"They had spent more time in combat than any other American unit, never losing a foot of ground to the enemy, or a man to capture, and winning countless decorations."
Not only that. The unit's ragtime and jazz band, led by James Reece Europe, was borrowed by many white units, and wowed the French with le jazz hot. After facing the usual racism at home, scores of African-American soldiers returned to France to settle and to ignite the Roaring '20s music scene in Paris. .

While we have many examples of books and movies featuring African-American troops in World War II and after (watch the Oscar-nominated "Mudbound" on Netflix), books about black soldiers in World War I are just hitting the shelves. Stay tuned for a six-hour Harlem Hellfighters History Channel series later this year.

Just a few examples of how much we have to learn about U.S. history. Read! The truth is out there!

Wednesday, January 31, 2018

Learning about Robert Burns and how plans gang aft agley

From the Poetry Foundation essay on Scottish poet Robert Burns:
Burns was identified as odd because he always carried a book. A countrywoman in Dunscore, who had seen Burns riding slowly among the hills reading, once remarked, "That's surely no a good man, for he has aye a book in his hand!" The woman no doubt assumed an oral norm, the medium of traditional culture.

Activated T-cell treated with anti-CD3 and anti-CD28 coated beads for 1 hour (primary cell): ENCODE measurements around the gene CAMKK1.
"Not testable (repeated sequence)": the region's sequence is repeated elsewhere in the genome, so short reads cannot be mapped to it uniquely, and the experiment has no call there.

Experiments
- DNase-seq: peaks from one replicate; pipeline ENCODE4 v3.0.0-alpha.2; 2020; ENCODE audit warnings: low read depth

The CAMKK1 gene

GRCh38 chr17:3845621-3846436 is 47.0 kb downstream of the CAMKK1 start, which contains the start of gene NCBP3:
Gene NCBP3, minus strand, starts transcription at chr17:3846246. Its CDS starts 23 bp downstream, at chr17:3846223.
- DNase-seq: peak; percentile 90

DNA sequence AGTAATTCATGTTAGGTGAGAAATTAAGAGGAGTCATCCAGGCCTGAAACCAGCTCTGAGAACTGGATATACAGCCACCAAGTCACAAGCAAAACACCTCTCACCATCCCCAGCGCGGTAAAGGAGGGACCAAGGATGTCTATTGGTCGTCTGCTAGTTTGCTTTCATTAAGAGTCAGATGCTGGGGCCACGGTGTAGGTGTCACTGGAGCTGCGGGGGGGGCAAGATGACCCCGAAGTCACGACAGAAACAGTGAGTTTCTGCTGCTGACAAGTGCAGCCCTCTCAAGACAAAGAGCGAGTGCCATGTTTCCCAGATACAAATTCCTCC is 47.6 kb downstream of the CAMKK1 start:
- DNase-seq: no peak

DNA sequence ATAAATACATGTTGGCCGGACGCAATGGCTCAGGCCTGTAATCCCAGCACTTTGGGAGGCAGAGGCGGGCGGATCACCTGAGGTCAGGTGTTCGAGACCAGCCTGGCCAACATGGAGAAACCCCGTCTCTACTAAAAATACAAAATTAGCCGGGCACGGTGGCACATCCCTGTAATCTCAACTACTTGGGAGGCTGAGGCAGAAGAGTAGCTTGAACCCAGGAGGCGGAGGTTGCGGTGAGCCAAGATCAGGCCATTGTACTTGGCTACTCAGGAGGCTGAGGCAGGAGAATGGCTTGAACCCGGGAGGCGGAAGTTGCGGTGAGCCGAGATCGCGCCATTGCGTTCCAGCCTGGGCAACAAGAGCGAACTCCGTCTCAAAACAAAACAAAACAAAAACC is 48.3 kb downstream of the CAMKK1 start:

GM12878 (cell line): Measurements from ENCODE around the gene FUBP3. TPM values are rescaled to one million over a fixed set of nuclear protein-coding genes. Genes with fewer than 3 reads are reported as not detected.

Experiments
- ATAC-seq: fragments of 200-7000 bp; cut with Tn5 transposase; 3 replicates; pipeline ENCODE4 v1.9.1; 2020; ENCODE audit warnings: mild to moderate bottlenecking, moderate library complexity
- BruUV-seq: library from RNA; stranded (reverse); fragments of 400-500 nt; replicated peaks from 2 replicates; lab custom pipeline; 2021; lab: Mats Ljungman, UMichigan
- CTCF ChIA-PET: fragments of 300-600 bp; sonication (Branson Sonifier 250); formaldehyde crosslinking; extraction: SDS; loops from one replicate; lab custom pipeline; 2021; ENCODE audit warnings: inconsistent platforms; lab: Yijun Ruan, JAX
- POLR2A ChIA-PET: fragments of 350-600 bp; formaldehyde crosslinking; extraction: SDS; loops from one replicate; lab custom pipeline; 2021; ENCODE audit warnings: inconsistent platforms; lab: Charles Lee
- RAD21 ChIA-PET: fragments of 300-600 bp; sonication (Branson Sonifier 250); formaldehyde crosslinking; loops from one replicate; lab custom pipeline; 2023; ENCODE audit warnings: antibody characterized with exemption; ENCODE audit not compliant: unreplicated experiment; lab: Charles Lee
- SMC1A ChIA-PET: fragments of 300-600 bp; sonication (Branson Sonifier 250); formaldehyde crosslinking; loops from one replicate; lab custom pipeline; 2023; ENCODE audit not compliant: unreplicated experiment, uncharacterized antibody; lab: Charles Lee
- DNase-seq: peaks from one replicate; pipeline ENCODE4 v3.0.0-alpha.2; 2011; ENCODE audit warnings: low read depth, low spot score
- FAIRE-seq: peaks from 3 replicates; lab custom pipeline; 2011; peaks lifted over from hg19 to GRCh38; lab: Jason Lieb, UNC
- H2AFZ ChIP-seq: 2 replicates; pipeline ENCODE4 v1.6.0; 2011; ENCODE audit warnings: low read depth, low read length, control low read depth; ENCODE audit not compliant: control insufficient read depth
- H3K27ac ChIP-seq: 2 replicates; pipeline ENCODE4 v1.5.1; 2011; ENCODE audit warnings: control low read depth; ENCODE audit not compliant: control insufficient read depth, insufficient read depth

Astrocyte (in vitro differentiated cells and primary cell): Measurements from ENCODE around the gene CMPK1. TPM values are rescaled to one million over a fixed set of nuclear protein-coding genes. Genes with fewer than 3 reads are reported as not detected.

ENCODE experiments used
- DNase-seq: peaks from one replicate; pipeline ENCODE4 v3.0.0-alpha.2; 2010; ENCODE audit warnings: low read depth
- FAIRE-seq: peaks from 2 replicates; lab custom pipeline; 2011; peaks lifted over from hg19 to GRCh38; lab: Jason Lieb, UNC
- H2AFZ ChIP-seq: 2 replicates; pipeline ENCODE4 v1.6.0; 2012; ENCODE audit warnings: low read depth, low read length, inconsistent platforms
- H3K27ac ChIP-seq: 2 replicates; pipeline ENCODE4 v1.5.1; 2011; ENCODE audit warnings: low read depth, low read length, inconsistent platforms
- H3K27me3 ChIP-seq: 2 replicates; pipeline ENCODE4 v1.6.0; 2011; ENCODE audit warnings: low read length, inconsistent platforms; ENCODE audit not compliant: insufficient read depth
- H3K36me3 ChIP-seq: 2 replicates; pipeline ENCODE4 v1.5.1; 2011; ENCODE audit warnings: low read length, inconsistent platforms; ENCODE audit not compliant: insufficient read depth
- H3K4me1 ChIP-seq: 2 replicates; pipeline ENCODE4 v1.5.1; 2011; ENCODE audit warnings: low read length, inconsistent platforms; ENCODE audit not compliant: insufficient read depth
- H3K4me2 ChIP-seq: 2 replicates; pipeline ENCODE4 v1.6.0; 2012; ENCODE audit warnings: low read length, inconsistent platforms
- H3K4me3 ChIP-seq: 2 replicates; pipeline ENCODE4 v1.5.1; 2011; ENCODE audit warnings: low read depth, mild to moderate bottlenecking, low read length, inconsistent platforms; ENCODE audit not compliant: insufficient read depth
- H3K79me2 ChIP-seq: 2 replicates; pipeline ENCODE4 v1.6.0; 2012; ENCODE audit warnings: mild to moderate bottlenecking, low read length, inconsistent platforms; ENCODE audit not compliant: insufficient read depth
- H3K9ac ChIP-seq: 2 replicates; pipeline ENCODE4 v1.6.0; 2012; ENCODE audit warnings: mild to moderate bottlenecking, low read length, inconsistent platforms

Burns was an oddball for reading books at a time when the oral tradition was alive and well. He served as a bridge to the lake poets of the Romantic tradition, poets such as Wordsworth who "wandered lonely as a cloud" among the British Isles' natural wonders. He wrote his poems in the Scottish dialect which, in the late 18th century, was being supplanted by English. That's how many of us know Burns' poetry, through recitations of the original verse at Burns' suppers or at Celtic festivals. Some oft-used expressions in 2018 can be traced to Burns. Here is a stanza from the original "Address to a Haggis:"

Then, horn for horn, they stretch and strive:

Deil take the hindmost, on they drive
Till a' their weel-swall'd kytes belyve
Are bent like drums;
The auld Guidman, maist like to rive,
'Bethankkit' hums.

You see terms such as "devil take the hindmost" in modern parlance. And what about this one from "To a Mouse:"



But Mousie, thou art no thy-lane, 
In proving foresight may be vain: 
The best laid schemes o’ Mice an’ Men 
          Gang aft agley, 
An’ lea’e us nought but grief an’ pain, 
          For promis’d joy! 

You could say that "the best-laid schemes of mice and men often go awry." At least one American author made a career out of that line. You see it applied to everything from politicking to warmaking. Those who want to be cute or Celtic even use the phrase "gang aft agley" to show off their English major roots. Kind of like Burns walking around rural Scotland with book in hand.